From Re-use and Repair, to Sensors and Smart Tech


New writing Two more of my recent pieces for Guardian Sustainable Business are now live. Running in their paid-content section on Sustainable Electricals, sponsored by WRAP, the articles explore the business case for adoption and promotion of circular economy models in the sector, with particular reference to Waste Electrical and Electronic Equipment (WEEE):

The full Guardian series on Sustainable Electricals with WRAP can be viewed here.

The Future in 5 Words… #3: ‘Loopy’

Why Innovation will be… ‘Loopy’ 

At the back end of last year, the new Circular Economy Package from the European Commission came out to a cacophony of mismanaged expectations, eliciting cries of disbelief and sighs of relief, in almost equal measure. It was both lauded and lamented for the sake of a few percentage points either way. In one sense, of course the details matter; however, in another, they really do not. Even as the landfill and recycling targets were published, the game had already moved on.

The emphasis for the Commission and the market at large is now shifting towards engagement of the design community – in everything from consumer packaging and household products, to building projects and industrial plant. This is not about Europe, per se; it is about closing loops and tying up the loose ends of linear thinking and doing. We are on a worldwide creative and intellectual quest for resource alchemy, of which the EU steer will prove part-symptom, part-cause. Why? Well, for starters, commodity costs and constraints are already driving the food-energy-water nexus almost to breaking point in some parts of the planet. Secondly, there is money to be lost and made.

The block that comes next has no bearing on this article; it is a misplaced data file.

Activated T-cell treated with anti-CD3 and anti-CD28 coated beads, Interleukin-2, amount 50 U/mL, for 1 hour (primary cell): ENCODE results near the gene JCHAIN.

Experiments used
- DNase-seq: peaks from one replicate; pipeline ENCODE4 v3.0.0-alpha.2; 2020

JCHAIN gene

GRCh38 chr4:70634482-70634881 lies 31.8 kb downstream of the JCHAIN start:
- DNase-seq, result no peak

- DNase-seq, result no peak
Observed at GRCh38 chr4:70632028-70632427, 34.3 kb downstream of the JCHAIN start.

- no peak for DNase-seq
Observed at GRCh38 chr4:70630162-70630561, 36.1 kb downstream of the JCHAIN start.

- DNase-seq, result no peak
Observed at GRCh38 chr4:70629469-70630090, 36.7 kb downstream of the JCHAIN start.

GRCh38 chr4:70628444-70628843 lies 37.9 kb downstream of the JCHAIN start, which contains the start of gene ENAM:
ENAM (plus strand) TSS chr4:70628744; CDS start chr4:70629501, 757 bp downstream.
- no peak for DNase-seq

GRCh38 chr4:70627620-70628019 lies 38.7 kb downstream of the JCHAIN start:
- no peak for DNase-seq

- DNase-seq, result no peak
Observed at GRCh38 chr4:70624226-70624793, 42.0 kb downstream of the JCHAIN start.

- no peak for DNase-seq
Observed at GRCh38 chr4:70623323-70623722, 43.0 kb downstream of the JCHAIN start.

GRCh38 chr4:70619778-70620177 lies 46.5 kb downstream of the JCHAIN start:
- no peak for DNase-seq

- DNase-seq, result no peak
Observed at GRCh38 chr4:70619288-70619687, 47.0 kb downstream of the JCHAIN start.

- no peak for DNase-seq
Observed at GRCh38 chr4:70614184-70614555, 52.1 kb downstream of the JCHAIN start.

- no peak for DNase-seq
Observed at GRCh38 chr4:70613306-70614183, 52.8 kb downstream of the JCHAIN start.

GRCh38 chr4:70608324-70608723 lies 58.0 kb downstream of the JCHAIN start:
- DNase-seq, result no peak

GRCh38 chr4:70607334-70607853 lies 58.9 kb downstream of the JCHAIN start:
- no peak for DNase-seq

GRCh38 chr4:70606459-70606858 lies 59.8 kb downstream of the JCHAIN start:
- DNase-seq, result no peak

The Circular Economy concept holds real bottom-line and pocket-warming promise, whether by way of global savings revenue of $1tr by 2025, or delivering maybe 205,000 jobs in the UK alone by 2030. Any talk of a resource revolution, though, means seeing waste as more than merely system inefficiency. Smart, sustainable design cannot just be about removal and reduction, but becomes regenerative and restorative. We can only cut so far; we still need to create. This is why, in the future, innovation must get ‘loopy’.

Tomorrow: Why Work will be… ‘Inclusive’

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For a global Who’s Who on Social Media in the Circular Economy, please see our new @SustMeme Top 500 ranking, published weekly with Enevo.

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‘Sustainability: Say the Words!’ is a series of aphoristic ‘thoughts and shorts’ appearing regularly throughout 2016 – feedback welcome via Email, or Twitter: @SustMeme.

Stories from the Dark Side of the Moon

Dump Linear Language for a Circular Economy

Last Tuesday evening, I experienced one of those minor green-geek moments that trips off a train of thought…

The trigger was rubbish, literally. Walking the dog in the dark and drizzle, I got a small feelgood buzz seeing how many households had made the effort post-festivities to put out their waste for recycling. The detritus of seasonal gift-giving and boozy excess sat neatly piled, boxed and binned, sorted and separated, ready for kerbside collection the next morning.

OK, it was a pretty domesticated demographic along the lanes in leafy Lancashire, but all the same I was handing out virtual high-fives all round for susty awareness and behaviour change.

The kicker came, however, when my mind moved on to thinking more about what this means for the Circular Economy (CE).

The fact is, UK recycling rates had already plateaued and were barely crawling towards the original EU target of 50% by 2020, when the new Circular Economy Package from the European Commission raised the longer-term bar still higher, demanding 65% by 2030. Moreover, recycling really represents only one chapter in an epic circular story.